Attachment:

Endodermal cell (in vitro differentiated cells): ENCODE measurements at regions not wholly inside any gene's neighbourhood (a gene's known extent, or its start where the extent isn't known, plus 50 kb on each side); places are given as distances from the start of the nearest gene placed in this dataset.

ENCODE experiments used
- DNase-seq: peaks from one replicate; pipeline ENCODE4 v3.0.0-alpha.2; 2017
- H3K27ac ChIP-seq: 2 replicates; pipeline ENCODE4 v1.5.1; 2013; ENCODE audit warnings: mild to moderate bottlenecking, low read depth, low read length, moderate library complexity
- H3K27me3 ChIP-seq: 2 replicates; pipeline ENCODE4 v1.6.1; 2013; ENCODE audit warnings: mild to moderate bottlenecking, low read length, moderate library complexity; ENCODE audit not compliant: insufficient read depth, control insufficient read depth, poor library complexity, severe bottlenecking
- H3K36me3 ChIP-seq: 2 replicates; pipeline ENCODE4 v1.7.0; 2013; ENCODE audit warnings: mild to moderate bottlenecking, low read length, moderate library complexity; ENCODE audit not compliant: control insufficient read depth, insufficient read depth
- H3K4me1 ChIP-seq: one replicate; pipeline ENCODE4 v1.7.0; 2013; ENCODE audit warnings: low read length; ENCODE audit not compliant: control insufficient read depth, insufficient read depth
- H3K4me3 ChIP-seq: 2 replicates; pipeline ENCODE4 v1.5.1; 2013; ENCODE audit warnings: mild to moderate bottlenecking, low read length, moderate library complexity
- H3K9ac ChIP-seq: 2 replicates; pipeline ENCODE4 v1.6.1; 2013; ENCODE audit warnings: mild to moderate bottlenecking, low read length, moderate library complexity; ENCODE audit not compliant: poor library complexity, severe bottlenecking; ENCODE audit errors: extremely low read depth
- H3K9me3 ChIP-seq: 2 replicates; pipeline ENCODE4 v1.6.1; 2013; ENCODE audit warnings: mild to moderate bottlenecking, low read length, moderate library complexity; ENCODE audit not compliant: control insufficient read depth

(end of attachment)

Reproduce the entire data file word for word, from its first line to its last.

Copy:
Endodermal cell (in vitro differentiated cells): ENCODE measurements at regions not wholly inside any gene's neighbourhood (a gene's known extent, or its start where the extent isn't known, plus 50 kb on each side); places are given as distances from the start of the nearest gene placed in this dataset.

ENCODE experiments used
- DNase-seq: peaks from one replicate; pipeline ENCODE4 v3.0.0-alpha.2; 2017
- H3K27ac ChIP-seq: 2 replicates; pipeline ENCODE4 v1.5.1; 2013; ENCODE audit warnings: mild to moderate bottlenecking, low read depth, low read length, moderate library complexity
- H3K27me3 ChIP-seq: 2 replicates; pipeline ENCODE4 v1.6.1; 2013; ENCODE audit warnings: mild to moderate bottlenecking, low read length, moderate library complexity; ENCODE audit not compliant: insufficient read depth, control insufficient read depth, poor library complexity, severe bottlenecking
- H3K36me3 ChIP-seq: 2 replicates; pipeline ENCODE4 v1.7.0; 2013; ENCODE audit warnings: mild to moderate bottlenecking, low read length, moderate library complexity; ENCODE audit not compliant: control insufficient read depth, insufficient read depth
- H3K4me1 ChIP-seq: one replicate; pipeline ENCODE4 v1.7.0; 2013; ENCODE audit warnings: low read length; ENCODE audit not compliant: control insufficient read depth, insufficient read depth
- H3K4me3 ChIP-seq: 2 replicates; pipeline ENCODE4 v1.5.1; 2013; ENCODE audit warnings: mild to moderate bottlenecking, low read length, moderate library complexity
- H3K9ac ChIP-seq: 2 replicates; pipeline ENCODE4 v1.6.1; 2013; ENCODE audit warnings: mild to moderate bottlenecking, low read length, moderate library complexity; ENCODE audit not compliant: poor library complexity, severe bottlenecking; ENCODE audit errors: extremely low read depth
- H3K9me3 ChIP-seq: 2 replicates; pipeline ENCODE4 v1.6.1; 2013; ENCODE audit warnings: mild to moderate bottlenecking, low read length, moderate library complexity; ENCODE audit not compliant: control insufficient read depth